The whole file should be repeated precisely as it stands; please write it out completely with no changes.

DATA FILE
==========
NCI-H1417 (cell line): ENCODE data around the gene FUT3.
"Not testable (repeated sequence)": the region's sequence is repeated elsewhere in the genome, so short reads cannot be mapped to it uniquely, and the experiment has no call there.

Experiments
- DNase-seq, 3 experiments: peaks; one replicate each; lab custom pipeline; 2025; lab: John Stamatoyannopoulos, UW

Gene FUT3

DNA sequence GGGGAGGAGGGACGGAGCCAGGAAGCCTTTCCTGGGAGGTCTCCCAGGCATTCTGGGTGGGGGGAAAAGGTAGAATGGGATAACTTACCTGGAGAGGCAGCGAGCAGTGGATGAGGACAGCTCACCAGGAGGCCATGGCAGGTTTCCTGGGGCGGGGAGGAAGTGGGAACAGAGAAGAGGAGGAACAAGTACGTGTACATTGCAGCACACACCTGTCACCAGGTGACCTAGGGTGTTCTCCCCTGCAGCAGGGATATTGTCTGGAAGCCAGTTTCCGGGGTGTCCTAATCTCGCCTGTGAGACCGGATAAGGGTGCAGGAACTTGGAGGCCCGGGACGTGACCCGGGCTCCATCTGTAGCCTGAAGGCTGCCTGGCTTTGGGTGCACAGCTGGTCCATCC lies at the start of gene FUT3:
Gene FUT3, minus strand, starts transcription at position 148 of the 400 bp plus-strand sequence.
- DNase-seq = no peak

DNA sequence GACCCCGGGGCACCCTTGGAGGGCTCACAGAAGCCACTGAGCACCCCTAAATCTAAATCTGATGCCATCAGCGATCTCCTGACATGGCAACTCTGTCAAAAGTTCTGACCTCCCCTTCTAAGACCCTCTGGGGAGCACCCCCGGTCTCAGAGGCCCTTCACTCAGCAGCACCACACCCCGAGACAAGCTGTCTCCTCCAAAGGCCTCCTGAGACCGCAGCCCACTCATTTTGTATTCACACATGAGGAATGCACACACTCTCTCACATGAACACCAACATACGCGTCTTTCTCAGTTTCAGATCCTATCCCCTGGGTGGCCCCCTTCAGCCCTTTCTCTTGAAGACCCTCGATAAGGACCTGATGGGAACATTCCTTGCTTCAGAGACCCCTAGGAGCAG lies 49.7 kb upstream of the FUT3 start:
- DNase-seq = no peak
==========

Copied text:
NCI-H1417 (cell line): ENCODE data around the gene FUT3.
"Not testable (repeated sequence)": the region's sequence is repeated elsewhere in the genome, so short reads cannot be mapped to it uniquely, and the experiment has no call there.

Experiments
- DNase-seq, 3 experiments: peaks; one replicate each; lab custom pipeline; 2025; lab: John Stamatoyannopoulos, UW

Gene FUT3

DNA sequence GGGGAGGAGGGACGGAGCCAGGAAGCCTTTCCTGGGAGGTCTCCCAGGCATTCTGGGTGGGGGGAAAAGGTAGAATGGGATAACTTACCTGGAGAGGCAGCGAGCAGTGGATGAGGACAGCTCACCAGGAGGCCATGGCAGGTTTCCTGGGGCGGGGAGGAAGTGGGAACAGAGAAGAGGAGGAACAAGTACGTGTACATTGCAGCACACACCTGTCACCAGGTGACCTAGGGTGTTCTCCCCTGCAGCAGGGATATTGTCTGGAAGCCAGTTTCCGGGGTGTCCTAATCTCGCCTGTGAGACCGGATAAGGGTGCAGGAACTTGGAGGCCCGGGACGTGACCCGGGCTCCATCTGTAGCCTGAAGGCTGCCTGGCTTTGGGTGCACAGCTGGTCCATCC lies at the start of gene FUT3:
Gene FUT3, minus strand, starts transcription at position 148 of the 400 bp plus-strand sequence.
- DNase-seq = no peak

DNA sequence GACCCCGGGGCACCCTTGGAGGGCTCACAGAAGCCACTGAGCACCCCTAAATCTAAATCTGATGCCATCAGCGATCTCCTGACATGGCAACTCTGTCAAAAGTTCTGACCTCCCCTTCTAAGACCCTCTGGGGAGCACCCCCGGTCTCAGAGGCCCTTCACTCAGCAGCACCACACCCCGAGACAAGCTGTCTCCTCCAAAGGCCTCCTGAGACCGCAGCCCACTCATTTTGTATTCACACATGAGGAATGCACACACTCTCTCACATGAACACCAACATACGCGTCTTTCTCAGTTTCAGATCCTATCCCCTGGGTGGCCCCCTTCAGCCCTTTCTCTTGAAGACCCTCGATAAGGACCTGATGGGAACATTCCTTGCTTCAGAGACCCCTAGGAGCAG lies 49.7 kb upstream of the FUT3 start:
- DNase-seq = no peak